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November 5, 2020 7:00 pm
When we purchased our home, we also inherited an established grapevine. As gardening novices, my family invested considerable time learning how to prune, water, and care for it. When our first harvest came, I popped a grape from the vine into my mouth—only to be disappointed with an unpleasant, sour taste.
The frustration I felt about painstakingly tending a grapevine, only to have a bitter harvest, echoes the tone of Isaiah 5. There we read an allegory of God’s relationship to the nation of Israel. God, pictured as a farmer, had cleared the hillside of debris, planted good vines, built a watchtower for protection, and crafted a press to enjoy the results of his expected harvest (Isaiah 5:1–2). To the farmer’s dismay, the vineyard, representing Israel, produced sour-tasting grapes of selfishness, injustice, and oppression (v. 7). Eventually, God reluctantly destroyed the vineyard while saving a remnant of vines that someday would produce a good harvest.
In the gospel of John, Jesus revisits the vineyard illustration, saying, “I am the vine; you are the branches. If you remain in me and I in you, you will bear much fruit” (John 15:5). In this parallel imagery Jesus pictures us, His followers, as grapevine branches connected to Him, the main vine. Now, as we remain connected to Jesus through prayerful reliance on His Spirit, we have direct access to the spiritual nourishment that will produce the sweetest fruit of all, love.
Welcome to today's encouragement from Our Daily Bread. Today's reading titled the sweetest harvest was written by Lisa samara when we purchased our home we inherited an established grapevine as gardening novices. My family invested considerable time learning how to prune water and care for it when our first harvest came I popped a grape from the vine into my mouth, only to be disappointed with an unpleasant sour taste the frustration I felt about painstakingly attending a grapevine, only to have a bitter harvest echoes the tone of Isaiah 5. There we read in allegory of God's relationship to the nation of Israel God pictured as a farmer had cleared the hillside of debris planted good vines built a watchtower for protection and crafted a press to enjoy the results of his harvest to the farmer's dismay, the vineyard representing Israel produce sour tasting grapes of selfishness, injustice and oppression. Eventually, God reluctantly destroyed the vineyard while saving a remnant of vines that someday would produce a good harvest in the Gospel of John, Jesus revisits the vineyard illustration saying I am the vine, you are the branches. If you remain in me and I in you, you will bear much fruit in this parallel imagery Jesus pictures believers in him as grapevine branches connected to him. The main vine now as we remain connected to Jesus through prayerful reliance on his spirit. We have direct access to the spiritual nourishment that will produce the sweetest fruit of all love.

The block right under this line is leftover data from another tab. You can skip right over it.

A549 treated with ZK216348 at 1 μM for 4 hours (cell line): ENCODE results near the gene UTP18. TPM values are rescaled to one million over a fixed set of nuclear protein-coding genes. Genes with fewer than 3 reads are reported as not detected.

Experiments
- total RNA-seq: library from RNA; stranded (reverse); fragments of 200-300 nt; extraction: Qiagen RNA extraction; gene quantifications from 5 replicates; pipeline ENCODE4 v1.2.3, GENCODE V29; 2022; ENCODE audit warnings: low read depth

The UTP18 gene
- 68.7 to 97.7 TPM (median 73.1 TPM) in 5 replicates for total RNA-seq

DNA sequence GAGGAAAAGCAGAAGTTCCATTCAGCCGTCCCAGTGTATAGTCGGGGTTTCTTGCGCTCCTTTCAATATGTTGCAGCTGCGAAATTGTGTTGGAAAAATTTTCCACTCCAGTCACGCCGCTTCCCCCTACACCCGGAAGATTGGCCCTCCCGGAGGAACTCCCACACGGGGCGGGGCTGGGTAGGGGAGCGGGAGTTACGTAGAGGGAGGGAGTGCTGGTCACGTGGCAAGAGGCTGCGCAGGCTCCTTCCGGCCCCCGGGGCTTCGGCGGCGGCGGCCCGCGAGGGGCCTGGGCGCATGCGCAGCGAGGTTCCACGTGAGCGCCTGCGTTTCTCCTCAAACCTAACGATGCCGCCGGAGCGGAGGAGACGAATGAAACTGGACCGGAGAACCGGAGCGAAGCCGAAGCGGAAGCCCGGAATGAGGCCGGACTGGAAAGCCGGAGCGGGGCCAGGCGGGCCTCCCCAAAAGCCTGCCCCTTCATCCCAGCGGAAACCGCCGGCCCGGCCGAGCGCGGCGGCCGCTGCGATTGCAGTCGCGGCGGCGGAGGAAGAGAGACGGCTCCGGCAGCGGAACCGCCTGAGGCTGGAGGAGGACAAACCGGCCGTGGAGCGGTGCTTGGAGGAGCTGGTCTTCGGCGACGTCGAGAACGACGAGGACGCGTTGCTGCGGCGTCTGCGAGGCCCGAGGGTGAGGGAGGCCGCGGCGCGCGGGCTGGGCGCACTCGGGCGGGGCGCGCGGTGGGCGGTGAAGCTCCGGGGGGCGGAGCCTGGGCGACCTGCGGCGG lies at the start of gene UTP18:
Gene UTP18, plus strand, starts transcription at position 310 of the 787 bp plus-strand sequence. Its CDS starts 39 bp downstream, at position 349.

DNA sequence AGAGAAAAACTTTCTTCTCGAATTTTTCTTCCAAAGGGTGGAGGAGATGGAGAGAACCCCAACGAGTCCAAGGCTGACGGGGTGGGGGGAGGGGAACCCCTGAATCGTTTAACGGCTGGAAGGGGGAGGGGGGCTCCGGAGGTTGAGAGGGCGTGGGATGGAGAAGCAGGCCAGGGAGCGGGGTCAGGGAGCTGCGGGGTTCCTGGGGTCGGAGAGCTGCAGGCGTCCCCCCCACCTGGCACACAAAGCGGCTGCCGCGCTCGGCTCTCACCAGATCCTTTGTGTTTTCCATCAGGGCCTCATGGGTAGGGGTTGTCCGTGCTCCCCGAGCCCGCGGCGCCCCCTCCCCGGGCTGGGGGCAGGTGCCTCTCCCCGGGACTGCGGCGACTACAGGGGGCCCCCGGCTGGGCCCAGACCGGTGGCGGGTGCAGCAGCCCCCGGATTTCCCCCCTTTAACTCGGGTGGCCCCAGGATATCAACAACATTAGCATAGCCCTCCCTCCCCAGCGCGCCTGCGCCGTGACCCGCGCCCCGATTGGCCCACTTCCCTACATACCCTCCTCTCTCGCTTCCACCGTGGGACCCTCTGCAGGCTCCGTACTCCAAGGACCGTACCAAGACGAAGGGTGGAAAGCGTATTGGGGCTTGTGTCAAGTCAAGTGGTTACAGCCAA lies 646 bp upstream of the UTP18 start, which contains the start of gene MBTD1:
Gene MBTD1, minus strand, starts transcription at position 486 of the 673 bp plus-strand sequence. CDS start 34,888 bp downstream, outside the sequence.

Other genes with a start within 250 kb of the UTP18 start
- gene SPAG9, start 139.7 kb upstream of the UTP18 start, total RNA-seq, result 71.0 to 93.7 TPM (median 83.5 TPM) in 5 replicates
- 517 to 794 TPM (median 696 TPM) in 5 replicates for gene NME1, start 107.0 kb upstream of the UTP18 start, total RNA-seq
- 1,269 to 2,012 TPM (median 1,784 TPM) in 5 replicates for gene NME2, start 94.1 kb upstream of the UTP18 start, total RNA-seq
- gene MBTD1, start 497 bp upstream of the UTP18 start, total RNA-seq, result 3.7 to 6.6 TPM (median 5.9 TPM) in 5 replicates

Today was Our Daily Bread devotional Scripture reading is from Isaiah chapter 5 verses one through seven. I will sing for the one I love a song about his vineyard. My loved one had a vineyard on a fertile hillside. He dug it up and cleared of stones and planted it with the choicest fines. He built a watchtower in it and cut out a wine press as well.
Then he looked for a crop of good grapes, but it yielded only bad fruit. Now you dwellers in Jerusalem and people of Judah judge between me and my vineyard.
What more could have been done for my vineyard and I have done for it. When I look for good grapes. Why did it yield only bad. Now I will tell you what I'm going to do to my vineyard. I will take away its head and it will be destroyed. I will break down its wall and it will be trampled. I will make it a wasteland neither pruned nor cultivated in briars and thorns will grow their. I will command the clouds not to rain on it the vineyard of the Lord Almighty is the nation of Israel and the people of Judah are the vines.
He delighted in and he looked for justice, but saw bloodshed for righteousness, but heard cries of distress. Let's pray dear Jesus, we've all experienced the bitter fruit of disappointment over things that we've invested a lot of time and energy and only for it not to work out on the way that we hoped. Maybe it's a big project at work or ministry effort at church, maybe even a child is walked away from you in these times remind us that you are the one in control over all these situations that you are not finished working and give us peace as we lean on and put our trust in you. It's in Jesus name we pray. Amen.
Today's encouragement was provided by Our Daily Bread ministries